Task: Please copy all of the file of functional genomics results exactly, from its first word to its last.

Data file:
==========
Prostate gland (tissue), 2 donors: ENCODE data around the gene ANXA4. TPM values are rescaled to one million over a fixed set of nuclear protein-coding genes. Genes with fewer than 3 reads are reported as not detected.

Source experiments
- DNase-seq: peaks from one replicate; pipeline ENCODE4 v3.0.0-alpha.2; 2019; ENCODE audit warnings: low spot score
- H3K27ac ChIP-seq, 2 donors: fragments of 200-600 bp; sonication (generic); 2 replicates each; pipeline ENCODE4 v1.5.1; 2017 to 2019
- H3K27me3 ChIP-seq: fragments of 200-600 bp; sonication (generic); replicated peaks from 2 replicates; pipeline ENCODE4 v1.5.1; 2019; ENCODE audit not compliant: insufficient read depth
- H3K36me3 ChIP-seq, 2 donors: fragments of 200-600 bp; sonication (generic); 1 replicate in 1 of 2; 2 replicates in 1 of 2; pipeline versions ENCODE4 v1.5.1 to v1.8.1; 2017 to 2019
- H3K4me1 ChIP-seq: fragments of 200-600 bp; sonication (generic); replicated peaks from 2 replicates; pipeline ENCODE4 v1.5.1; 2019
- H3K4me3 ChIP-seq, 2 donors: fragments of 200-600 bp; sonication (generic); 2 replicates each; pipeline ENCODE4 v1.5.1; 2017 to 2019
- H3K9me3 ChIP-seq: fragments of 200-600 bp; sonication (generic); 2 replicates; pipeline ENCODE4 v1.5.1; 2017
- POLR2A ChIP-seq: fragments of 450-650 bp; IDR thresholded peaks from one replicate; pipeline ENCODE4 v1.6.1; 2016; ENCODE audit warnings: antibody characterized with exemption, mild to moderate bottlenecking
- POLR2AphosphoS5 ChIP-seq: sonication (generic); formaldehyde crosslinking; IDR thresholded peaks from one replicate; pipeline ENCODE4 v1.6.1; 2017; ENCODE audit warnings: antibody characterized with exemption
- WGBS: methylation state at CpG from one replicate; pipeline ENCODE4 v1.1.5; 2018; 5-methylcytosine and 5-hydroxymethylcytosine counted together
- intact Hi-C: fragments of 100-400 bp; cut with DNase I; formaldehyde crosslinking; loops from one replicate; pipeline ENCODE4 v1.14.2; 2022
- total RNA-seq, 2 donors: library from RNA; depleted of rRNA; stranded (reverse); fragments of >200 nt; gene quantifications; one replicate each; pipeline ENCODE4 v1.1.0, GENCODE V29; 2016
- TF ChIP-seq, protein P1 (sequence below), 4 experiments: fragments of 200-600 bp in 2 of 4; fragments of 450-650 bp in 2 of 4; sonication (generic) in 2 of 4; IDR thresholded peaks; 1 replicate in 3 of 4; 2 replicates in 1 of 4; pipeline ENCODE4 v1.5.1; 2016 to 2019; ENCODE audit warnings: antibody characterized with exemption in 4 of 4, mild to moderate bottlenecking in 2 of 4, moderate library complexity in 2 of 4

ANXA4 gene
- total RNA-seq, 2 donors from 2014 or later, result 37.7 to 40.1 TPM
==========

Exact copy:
Prostate gland (tissue), 2 donors: ENCODE data around the gene ANXA4. TPM values are rescaled to one million over a fixed set of nuclear protein-coding genes. Genes with fewer than 3 reads are reported as not detected.

Source experiments
- DNase-seq: peaks from one replicate; pipeline ENCODE4 v3.0.0-alpha.2; 2019; ENCODE audit warnings: low spot score
- H3K27ac ChIP-seq, 2 donors: fragments of 200-600 bp; sonication (generic); 2 replicates each; pipeline ENCODE4 v1.5.1; 2017 to 2019
- H3K27me3 ChIP-seq: fragments of 200-600 bp; sonication (generic); replicated peaks from 2 replicates; pipeline ENCODE4 v1.5.1; 2019; ENCODE audit not compliant: insufficient read depth
- H3K36me3 ChIP-seq, 2 donors: fragments of 200-600 bp; sonication (generic); 1 replicate in 1 of 2; 2 replicates in 1 of 2; pipeline versions ENCODE4 v1.5.1 to v1.8.1; 2017 to 2019
- H3K4me1 ChIP-seq: fragments of 200-600 bp; sonication (generic); replicated peaks from 2 replicates; pipeline ENCODE4 v1.5.1; 2019
- H3K4me3 ChIP-seq, 2 donors: fragments of 200-600 bp; sonication (generic); 2 replicates each; pipeline ENCODE4 v1.5.1; 2017 to 2019
- H3K9me3 ChIP-seq: fragments of 200-600 bp; sonication (generic); 2 replicates; pipeline ENCODE4 v1.5.1; 2017
- POLR2A ChIP-seq: fragments of 450-650 bp; IDR thresholded peaks from one replicate; pipeline ENCODE4 v1.6.1; 2016; ENCODE audit warnings: antibody characterized with exemption, mild to moderate bottlenecking
- POLR2AphosphoS5 ChIP-seq: sonication (generic); formaldehyde crosslinking; IDR thresholded peaks from one replicate; pipeline ENCODE4 v1.6.1; 2017; ENCODE audit warnings: antibody characterized with exemption
- WGBS: methylation state at CpG from one replicate; pipeline ENCODE4 v1.1.5; 2018; 5-methylcytosine and 5-hydroxymethylcytosine counted together
- intact Hi-C: fragments of 100-400 bp; cut with DNase I; formaldehyde crosslinking; loops from one replicate; pipeline ENCODE4 v1.14.2; 2022
- total RNA-seq, 2 donors: library from RNA; depleted of rRNA; stranded (reverse); fragments of >200 nt; gene quantifications; one replicate each; pipeline ENCODE4 v1.1.0, GENCODE V29; 2016
- TF ChIP-seq, protein P1 (sequence below), 4 experiments: fragments of 200-600 bp in 2 of 4; fragments of 450-650 bp in 2 of 4; sonication (generic) in 2 of 4; IDR thresholded peaks; 1 replicate in 3 of 4; 2 replicates in 1 of 4; pipeline ENCODE4 v1.5.1; 2016 to 2019; ENCODE audit warnings: antibody characterized with exemption in 4 of 4, mild to moderate bottlenecking in 2 of 4, moderate library complexity in 2 of 4

ANXA4 gene
- total RNA-seq, 2 donors from 2014 or later, result 37.7 to 40.1 TPM